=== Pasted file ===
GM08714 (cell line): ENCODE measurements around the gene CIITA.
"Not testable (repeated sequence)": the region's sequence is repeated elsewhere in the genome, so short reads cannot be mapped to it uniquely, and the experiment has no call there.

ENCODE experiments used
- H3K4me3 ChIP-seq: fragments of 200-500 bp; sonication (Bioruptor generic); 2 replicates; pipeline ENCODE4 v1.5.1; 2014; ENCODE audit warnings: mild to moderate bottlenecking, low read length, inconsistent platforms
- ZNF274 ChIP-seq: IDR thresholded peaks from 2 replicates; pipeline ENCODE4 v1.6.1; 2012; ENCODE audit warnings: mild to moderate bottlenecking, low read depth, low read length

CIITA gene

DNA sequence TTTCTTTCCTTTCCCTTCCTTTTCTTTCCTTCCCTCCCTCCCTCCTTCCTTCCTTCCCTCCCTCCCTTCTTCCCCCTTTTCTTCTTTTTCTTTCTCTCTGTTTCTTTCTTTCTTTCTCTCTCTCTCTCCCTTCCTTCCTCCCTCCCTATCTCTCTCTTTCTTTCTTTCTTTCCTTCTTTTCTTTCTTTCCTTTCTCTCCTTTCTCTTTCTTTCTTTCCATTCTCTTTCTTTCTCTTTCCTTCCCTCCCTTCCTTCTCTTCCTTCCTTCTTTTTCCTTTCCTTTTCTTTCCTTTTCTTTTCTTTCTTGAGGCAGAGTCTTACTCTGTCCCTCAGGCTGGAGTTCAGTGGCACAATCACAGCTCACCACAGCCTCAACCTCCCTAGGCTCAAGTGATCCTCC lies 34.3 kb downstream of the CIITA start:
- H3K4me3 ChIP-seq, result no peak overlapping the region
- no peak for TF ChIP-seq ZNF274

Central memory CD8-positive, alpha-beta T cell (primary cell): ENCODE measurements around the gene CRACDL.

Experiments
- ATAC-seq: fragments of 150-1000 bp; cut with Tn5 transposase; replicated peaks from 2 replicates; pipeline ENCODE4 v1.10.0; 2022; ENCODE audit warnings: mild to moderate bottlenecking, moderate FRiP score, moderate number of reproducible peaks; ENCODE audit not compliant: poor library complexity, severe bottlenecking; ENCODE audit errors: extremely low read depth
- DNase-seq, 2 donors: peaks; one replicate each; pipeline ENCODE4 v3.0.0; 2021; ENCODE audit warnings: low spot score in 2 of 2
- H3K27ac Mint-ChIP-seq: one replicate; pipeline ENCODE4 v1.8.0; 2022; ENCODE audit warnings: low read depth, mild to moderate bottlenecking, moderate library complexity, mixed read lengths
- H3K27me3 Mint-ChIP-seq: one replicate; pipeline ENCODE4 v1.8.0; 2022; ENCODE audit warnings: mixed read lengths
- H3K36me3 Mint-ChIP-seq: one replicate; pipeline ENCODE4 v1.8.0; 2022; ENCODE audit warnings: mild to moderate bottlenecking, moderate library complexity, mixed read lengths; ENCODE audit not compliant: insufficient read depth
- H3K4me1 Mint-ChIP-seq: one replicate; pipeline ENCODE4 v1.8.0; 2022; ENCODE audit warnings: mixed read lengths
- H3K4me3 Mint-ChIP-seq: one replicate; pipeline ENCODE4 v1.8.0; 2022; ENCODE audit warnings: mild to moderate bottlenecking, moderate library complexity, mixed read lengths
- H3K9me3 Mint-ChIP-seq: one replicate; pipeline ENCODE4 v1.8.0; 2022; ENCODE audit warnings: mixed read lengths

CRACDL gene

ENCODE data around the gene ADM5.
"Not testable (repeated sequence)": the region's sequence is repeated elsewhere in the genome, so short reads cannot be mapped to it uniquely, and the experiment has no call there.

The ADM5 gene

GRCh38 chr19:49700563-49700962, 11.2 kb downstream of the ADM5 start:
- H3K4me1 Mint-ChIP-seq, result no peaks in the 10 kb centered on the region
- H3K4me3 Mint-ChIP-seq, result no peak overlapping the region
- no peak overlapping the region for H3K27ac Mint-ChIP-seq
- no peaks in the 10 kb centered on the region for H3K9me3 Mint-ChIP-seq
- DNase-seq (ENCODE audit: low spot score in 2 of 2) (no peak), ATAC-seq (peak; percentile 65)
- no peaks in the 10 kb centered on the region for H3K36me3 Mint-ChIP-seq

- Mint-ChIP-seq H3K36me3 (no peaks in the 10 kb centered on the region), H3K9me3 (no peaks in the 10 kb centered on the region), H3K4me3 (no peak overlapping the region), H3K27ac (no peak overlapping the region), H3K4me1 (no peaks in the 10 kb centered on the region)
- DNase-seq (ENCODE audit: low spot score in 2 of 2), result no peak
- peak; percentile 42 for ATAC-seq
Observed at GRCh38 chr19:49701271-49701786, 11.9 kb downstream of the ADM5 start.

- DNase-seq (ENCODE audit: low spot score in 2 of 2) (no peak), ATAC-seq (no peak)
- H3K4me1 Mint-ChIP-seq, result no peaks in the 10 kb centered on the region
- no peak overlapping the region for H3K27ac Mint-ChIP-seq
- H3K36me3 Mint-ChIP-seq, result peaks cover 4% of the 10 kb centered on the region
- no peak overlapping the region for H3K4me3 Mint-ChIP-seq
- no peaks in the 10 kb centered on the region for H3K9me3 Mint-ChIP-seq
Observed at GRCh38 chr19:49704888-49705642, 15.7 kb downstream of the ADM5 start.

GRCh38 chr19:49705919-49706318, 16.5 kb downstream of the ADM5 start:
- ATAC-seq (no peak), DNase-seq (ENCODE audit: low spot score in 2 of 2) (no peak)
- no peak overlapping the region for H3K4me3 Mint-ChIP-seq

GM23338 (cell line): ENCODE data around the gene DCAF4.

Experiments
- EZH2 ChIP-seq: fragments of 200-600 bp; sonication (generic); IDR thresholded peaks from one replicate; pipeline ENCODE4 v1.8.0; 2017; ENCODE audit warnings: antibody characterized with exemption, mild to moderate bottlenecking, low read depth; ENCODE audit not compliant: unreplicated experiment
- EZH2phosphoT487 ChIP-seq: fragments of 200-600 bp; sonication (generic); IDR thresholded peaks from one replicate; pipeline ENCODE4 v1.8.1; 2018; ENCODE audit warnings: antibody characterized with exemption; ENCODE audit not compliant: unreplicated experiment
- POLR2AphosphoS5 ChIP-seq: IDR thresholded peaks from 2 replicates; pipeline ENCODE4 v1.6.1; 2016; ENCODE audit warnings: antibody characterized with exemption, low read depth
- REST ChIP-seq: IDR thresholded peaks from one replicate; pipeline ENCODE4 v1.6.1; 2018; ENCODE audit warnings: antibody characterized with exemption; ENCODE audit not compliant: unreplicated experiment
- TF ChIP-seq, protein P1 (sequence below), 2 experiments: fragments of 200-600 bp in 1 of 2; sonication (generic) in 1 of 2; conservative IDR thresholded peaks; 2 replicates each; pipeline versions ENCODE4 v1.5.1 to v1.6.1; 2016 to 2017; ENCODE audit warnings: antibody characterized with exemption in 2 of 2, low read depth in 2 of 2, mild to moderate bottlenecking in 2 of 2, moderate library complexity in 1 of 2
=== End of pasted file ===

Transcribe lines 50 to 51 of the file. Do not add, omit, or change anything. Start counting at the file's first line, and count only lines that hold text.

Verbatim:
- REST ChIP-seq: IDR thresholded peaks from one replicate; pipeline ENCODE4 v1.6.1; 2018; ENCODE audit warnings: antibody characterized with exemption; ENCODE audit not compliant: unreplicated experiment
- TF ChIP-seq, protein P1 (sequence below), 2 experiments: fragments of 200-600 bp in 1 of 2; sonication (generic) in 1 of 2; conservative IDR thresholded peaks; 2 replicates each; pipeline versions ENCODE4 v1.5.1 to v1.6.1; 2016 to 2017; ENCODE audit warnings: antibody characterized with exemption in 2 of 2, low read depth in 2 of 2, mild to moderate bottlenecking in 2 of 2, moderate library complexity in 1 of 2